Q&A

Harsh winter weather can damage your family’s skin more than any other time of year. Protecting your skin in winter is just as important as it is in summer.

Skin care feels like hard work sometimes – why can’t I just “hibernate” during the winter months? Unless you are a bear you are out and about in the winter months, and you will be sorry if you don’t take care of the skin you are in. Windburn, chapped skin, dry air, will take their toll if you don’t stay ahead of damaging winter weather. Fight flaky skin, rosacea flare-ups and more by covering up when you are outside –hats are not just for summer – using an emollient based moisturizer like Aquaphor, and sun block. If chemicals irritate chapped skin? Use a non chemical sunblock featuring more than 5 percent zinc oxide. Many come slightly tinted now, so there is no excuse to go without!

I love winter sports, but they seem to really take a toll on my skin! How can I enjoy the health benefits of being outside for winter fun, without seeing negative effects on my on my face and more? Follow sensible winter weather protection, only more so. For instance, while skiing at high altitudes, up your sunblock SPF, apply it even more frequently, cover ANY exposed skin, and lather on the moisturizer. And don’t forget lip protection! Windburn is a big problem when it comes to outdoor sports, so cover your neck and face with a soft merino wool “gator” that will protect while not irritating your skin, and which will wick away moisture too.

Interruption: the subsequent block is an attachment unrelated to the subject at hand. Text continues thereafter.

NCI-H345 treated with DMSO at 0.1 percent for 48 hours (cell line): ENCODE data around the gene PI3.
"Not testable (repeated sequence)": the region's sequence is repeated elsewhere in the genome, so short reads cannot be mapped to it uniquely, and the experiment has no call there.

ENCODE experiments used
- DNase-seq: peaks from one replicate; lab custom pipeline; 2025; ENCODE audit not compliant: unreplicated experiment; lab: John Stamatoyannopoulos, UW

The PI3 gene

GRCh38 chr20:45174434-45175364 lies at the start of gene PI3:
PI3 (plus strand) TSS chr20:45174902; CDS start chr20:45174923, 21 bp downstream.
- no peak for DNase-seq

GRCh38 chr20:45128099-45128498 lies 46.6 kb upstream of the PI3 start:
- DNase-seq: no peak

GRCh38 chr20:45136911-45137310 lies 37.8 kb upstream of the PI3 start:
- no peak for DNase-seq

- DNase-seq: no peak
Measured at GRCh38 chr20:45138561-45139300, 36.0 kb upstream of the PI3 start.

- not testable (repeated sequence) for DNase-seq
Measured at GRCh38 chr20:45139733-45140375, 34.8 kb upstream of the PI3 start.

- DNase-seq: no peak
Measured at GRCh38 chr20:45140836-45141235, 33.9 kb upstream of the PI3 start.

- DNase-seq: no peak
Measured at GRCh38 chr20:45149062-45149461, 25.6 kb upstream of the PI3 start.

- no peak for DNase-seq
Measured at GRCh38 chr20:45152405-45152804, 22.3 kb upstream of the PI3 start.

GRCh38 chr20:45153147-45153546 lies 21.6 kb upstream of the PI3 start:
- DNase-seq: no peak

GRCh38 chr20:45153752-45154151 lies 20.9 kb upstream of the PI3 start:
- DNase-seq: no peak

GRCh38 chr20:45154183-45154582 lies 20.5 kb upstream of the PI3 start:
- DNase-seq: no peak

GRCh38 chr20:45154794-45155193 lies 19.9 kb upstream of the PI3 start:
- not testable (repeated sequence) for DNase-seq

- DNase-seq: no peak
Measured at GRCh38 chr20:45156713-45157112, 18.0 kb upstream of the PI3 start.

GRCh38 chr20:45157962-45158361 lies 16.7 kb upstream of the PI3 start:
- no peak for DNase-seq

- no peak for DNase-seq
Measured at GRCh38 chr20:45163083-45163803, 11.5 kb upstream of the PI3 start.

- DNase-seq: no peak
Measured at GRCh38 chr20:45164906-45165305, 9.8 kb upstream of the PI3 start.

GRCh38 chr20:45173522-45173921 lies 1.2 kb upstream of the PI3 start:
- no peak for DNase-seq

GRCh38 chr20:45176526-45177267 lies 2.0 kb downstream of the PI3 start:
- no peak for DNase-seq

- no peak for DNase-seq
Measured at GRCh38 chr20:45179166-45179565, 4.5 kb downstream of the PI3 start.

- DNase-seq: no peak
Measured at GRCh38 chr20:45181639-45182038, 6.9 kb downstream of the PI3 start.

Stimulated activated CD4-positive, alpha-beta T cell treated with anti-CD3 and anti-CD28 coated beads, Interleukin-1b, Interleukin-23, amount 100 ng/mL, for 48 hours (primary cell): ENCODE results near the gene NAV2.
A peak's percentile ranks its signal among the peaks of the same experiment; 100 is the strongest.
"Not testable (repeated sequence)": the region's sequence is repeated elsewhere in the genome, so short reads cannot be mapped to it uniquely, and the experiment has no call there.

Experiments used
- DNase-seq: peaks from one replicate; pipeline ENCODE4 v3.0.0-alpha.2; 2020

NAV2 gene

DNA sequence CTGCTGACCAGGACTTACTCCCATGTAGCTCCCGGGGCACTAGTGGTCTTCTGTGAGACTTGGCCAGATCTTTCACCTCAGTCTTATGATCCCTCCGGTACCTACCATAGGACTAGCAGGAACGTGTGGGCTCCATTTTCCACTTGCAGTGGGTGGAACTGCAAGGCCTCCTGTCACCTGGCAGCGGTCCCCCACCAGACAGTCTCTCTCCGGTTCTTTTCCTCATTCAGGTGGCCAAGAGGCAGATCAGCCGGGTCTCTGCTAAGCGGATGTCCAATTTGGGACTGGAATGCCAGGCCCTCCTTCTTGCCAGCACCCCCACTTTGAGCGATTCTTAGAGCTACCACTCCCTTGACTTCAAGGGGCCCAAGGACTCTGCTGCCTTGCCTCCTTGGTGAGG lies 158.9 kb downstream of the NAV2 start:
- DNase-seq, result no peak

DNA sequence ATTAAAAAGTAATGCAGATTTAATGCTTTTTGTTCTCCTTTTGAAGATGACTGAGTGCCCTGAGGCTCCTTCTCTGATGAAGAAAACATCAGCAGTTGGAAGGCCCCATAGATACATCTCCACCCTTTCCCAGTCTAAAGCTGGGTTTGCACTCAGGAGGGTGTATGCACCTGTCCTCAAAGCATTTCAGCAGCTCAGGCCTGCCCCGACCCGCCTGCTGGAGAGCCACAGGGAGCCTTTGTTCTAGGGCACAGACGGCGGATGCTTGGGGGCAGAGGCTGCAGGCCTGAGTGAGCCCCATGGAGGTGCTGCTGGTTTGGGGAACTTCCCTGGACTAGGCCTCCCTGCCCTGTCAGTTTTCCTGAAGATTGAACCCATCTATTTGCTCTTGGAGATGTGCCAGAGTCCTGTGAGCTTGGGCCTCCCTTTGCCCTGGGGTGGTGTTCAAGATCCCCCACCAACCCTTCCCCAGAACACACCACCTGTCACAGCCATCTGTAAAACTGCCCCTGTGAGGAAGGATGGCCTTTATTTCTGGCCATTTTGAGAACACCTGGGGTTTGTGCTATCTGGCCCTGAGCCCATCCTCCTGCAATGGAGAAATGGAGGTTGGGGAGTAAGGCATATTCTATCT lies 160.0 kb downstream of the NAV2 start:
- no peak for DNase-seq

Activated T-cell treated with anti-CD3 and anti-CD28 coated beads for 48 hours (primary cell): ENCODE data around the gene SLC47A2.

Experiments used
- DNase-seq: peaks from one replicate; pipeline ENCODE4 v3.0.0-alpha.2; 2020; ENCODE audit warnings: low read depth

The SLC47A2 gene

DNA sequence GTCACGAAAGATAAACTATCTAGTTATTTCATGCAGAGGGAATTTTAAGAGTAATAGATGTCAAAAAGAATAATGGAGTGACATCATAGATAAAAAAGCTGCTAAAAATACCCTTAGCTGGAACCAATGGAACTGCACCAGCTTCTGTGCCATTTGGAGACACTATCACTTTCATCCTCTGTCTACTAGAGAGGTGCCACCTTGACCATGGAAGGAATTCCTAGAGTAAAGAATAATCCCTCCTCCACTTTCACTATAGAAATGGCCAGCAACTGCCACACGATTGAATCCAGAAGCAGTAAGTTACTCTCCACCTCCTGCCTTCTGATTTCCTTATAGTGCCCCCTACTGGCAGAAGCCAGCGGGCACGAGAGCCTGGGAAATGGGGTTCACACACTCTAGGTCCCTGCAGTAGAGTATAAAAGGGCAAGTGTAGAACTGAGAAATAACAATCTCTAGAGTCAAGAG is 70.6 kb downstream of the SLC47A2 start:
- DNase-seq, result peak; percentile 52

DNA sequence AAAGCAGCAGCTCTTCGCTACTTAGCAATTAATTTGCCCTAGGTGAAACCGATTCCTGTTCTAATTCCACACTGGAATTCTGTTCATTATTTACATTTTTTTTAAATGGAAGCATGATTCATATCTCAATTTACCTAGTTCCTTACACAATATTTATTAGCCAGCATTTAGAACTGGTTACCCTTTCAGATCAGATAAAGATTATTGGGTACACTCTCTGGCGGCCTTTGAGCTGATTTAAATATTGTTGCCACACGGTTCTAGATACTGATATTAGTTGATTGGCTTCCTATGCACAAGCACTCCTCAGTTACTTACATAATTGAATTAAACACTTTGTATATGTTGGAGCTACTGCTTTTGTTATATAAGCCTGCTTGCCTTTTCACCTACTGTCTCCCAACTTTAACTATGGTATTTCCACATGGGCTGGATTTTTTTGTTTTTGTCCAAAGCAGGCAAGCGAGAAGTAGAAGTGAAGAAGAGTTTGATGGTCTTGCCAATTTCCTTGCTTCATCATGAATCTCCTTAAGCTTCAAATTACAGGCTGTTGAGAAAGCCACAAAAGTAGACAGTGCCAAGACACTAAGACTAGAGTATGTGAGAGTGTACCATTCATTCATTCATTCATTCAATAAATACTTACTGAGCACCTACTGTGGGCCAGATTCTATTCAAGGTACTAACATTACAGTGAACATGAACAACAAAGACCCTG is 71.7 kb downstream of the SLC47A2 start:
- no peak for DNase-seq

Meanwhile, beware unique winter weather skin “injuries” from new or ill fitting equipment. Trauma to a big toe from hitting the front of your ski boot or skate, for instance, can lead to painful blood blisters or even losing your toe nail. Prevention is best. Before heading out for that ski trip cut those toe nails as low as they can comfortably go!

I’ve noticed my feet really suffer in winter. A pretty pedicure doesn’t seem to solve my problems! What do you suggest? Feet can get forgotten in winter! By all means, keep up with your pedicures. But remember this rule too: dampness is not your friend when it comes to feet in winter! You can get fungal infections more easily, for starters. And have you ever heard of Immersion Foot? That occurs when the feet are wet for long periods of time. If you consistently walk around in damp snow boots because you are too busy to dry them out, or you aren’t careful when it comes to certain winter sports, you may be at risk. Full symptoms include a tingling/itching sensation, pain, swelling, cold blotchy skin, numbness, blisters and more.

With this crazy winter the obvious needs to be said: when possible, air-dry and elevate your feet, and exchange wet shoes and socks for dry ones whenever you can! Use a foot powder to absorb moisture. Don’t put on damp boots because they are the only option. Dry them first with a hair dryer if necessary. Don’t sleep with socks on, either.

The bottom line? Keep your feet as clean and dry as possible. If you think you are developing full blown Immersion Foot, get medical treatment right away.

Take care of your feet, and they will stay around to take care of you for many winters to come.